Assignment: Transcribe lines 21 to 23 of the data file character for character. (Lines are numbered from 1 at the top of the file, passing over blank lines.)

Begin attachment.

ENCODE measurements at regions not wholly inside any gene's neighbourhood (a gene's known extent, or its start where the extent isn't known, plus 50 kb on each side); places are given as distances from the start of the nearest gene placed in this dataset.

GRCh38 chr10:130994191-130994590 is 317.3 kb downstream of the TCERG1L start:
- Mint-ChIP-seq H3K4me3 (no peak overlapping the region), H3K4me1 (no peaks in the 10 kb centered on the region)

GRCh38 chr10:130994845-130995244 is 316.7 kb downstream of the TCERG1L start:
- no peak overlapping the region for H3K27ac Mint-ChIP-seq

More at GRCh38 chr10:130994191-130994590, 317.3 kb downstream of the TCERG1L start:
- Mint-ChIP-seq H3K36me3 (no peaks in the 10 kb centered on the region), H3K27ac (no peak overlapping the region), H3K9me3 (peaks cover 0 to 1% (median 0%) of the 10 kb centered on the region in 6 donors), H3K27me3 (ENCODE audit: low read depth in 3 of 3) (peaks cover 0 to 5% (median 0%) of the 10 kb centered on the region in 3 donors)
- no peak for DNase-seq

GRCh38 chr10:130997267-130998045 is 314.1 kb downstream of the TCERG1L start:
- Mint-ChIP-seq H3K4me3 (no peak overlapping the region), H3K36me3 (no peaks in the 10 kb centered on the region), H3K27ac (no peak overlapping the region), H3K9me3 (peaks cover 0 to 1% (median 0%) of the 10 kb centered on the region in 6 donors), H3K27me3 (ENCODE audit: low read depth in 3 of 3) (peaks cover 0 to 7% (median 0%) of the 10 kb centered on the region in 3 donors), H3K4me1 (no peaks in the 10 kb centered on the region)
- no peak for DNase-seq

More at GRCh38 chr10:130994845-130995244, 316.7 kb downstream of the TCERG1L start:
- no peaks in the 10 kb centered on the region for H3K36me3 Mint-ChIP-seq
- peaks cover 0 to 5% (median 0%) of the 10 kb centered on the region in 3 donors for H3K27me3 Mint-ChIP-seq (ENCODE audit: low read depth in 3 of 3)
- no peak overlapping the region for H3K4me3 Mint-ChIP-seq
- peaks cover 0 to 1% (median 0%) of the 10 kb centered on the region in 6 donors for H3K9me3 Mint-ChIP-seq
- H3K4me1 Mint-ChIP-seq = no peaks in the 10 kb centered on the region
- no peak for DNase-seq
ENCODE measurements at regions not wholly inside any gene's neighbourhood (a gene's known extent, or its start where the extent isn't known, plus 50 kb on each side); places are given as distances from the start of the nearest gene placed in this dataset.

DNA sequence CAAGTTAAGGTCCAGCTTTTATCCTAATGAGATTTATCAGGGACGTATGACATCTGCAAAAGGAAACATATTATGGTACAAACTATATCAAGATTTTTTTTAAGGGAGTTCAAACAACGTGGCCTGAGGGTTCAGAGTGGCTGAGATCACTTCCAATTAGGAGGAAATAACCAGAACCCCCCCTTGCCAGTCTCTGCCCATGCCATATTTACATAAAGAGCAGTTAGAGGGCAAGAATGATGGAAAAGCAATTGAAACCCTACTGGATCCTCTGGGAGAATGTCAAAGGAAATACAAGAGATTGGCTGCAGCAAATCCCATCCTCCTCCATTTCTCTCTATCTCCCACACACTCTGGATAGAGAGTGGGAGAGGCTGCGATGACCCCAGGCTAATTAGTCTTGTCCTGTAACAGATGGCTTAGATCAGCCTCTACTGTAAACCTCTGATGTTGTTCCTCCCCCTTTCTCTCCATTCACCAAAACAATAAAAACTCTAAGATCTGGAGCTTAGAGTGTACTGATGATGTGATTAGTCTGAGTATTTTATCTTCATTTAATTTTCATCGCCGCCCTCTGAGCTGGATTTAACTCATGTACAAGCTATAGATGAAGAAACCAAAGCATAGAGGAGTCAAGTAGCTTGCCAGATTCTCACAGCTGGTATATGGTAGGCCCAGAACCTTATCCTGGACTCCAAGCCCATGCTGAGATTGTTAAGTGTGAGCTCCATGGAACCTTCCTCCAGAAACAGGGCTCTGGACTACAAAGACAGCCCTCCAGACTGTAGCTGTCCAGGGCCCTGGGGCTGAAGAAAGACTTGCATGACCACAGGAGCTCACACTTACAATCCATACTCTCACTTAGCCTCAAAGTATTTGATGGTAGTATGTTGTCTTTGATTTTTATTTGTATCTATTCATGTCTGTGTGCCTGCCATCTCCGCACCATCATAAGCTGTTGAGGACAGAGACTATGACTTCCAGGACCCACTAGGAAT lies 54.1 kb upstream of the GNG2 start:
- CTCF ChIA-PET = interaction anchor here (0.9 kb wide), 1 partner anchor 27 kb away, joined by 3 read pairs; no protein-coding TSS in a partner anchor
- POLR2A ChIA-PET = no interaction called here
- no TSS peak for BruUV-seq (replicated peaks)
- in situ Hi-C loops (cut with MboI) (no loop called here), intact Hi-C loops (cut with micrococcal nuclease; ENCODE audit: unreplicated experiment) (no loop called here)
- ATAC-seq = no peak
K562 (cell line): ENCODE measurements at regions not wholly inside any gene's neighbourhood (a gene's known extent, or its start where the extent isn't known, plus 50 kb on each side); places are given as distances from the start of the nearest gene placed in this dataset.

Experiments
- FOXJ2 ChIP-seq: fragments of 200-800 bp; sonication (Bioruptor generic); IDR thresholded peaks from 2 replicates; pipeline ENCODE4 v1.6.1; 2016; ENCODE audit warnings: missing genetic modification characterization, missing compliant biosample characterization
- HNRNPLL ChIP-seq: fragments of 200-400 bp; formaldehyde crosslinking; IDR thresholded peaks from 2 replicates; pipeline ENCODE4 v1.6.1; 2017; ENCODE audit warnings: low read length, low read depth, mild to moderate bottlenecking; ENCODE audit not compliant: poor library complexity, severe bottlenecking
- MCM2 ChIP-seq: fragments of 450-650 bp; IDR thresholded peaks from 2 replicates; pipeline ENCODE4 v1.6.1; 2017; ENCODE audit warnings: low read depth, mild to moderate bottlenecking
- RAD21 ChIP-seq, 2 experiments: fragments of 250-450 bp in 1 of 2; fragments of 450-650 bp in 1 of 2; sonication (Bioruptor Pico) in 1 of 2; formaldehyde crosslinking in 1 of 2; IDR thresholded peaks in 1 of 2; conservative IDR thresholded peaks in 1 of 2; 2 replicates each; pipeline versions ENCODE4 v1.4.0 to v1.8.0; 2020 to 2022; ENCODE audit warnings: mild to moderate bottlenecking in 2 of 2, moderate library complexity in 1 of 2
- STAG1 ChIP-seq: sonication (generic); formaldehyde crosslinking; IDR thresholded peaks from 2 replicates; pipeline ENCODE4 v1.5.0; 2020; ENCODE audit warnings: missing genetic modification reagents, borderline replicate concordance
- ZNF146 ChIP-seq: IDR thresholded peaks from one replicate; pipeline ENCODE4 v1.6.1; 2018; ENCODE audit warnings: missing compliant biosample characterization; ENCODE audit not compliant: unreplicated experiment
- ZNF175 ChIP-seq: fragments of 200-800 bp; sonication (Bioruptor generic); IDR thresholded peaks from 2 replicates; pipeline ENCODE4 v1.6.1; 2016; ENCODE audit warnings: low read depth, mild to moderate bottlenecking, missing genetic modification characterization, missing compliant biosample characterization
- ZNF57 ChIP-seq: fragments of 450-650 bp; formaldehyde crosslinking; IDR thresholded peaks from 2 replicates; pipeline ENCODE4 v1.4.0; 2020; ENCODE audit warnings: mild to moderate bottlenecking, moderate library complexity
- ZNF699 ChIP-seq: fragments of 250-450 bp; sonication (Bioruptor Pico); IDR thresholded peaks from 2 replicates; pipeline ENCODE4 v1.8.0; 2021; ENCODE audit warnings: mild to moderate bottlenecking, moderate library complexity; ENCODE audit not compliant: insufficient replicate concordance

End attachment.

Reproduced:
- CTCF ChIA-PET = interaction anchor here (0.9 kb wide), 1 partner anchor 27 kb away, joined by 3 read pairs; no protein-coding TSS in a partner anchor
- POLR2A ChIA-PET = no interaction called here
- no TSS peak for BruUV-seq (replicated peaks)